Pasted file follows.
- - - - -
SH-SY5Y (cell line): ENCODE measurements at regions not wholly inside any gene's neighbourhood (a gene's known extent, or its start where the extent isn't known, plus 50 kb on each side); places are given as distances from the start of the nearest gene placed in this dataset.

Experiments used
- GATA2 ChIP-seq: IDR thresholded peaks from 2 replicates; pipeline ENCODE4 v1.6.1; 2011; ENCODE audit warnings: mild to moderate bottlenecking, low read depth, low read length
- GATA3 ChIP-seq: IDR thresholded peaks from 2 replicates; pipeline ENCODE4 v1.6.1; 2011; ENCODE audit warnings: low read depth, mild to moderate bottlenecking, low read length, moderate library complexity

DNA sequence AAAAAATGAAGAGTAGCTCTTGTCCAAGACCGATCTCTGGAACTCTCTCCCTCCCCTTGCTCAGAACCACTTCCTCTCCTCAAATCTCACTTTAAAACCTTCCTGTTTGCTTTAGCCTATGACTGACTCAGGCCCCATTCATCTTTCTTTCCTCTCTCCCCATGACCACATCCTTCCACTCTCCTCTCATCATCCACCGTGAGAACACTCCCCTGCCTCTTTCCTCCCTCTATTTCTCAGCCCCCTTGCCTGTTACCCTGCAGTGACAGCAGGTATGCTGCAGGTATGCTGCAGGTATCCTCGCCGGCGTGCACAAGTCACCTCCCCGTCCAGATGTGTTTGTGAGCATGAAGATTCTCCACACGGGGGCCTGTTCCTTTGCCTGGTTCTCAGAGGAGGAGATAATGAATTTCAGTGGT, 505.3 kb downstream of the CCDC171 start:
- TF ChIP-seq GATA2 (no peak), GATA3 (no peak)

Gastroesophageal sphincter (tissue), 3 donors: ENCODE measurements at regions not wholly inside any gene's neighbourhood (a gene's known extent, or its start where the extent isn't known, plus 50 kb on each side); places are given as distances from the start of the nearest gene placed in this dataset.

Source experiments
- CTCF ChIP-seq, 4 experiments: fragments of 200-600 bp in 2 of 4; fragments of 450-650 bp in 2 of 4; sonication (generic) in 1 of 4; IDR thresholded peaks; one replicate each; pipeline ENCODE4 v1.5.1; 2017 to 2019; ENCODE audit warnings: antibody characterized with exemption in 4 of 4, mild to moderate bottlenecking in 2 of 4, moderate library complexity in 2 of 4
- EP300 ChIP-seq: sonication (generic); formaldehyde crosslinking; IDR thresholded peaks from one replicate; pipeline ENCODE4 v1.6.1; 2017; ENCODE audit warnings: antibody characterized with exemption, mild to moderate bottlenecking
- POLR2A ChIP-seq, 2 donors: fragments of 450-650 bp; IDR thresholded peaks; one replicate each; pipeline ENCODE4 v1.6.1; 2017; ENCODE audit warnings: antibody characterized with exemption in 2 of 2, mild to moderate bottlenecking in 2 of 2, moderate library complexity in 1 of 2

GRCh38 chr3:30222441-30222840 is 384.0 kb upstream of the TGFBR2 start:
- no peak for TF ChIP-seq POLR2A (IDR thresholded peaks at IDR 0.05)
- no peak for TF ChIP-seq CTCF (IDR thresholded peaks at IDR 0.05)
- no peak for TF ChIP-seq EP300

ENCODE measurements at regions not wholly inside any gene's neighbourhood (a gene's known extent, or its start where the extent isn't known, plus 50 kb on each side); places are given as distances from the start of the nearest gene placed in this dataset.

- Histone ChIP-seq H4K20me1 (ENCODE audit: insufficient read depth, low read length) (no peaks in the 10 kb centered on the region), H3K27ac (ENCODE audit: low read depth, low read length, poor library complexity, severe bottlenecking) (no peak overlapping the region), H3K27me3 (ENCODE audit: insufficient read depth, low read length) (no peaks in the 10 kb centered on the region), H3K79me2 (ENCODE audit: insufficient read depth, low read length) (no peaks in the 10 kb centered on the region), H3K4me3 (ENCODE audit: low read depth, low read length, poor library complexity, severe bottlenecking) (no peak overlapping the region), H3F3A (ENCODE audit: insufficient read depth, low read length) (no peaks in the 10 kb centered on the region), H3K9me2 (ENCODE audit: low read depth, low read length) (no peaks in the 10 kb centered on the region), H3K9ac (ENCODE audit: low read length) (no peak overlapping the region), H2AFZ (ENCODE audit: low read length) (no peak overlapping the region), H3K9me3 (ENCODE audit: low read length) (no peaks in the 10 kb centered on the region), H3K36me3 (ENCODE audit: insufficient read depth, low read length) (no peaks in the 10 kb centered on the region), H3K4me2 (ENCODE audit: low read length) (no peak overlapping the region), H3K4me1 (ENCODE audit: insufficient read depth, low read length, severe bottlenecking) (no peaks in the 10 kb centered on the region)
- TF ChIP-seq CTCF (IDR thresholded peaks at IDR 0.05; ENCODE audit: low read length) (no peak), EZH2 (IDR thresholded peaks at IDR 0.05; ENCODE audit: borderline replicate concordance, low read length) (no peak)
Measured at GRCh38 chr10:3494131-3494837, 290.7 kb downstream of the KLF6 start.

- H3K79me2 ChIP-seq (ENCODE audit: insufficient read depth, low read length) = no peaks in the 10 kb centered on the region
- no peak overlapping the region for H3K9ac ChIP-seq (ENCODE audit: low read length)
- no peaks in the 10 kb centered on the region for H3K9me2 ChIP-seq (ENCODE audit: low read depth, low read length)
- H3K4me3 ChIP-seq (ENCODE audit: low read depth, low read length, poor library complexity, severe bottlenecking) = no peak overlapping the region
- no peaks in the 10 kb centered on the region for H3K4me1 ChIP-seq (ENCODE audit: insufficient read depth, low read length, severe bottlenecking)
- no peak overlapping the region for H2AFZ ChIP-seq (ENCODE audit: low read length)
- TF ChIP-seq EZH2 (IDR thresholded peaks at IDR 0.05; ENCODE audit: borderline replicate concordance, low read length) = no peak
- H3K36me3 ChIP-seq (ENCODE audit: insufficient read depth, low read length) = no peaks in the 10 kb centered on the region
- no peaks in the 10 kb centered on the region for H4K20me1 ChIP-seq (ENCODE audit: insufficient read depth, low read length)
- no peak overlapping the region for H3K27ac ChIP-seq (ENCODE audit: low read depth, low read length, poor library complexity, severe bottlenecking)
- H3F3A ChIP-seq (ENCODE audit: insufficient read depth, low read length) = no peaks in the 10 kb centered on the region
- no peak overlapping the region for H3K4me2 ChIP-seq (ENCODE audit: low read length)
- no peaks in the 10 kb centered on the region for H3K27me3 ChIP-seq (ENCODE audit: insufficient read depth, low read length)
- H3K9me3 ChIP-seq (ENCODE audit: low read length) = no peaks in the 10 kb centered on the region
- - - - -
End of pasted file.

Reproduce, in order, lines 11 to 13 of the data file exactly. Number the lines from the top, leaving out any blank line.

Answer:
- POLR2A ChIP-seq, 2 donors: fragments of 450-650 bp; IDR thresholded peaks; one replicate each; pipeline ENCODE4 v1.6.1; 2017; ENCODE audit warnings: antibody characterized with exemption in 2 of 2, mild to moderate bottlenecking in 2 of 2, moderate library complexity in 1 of 2

GRCh38 chr3:30222441-30222840 is 384.0 kb upstream of the TGFBR2 start:
- no peak for TF ChIP-seq POLR2A (IDR thresholded peaks at IDR 0.05)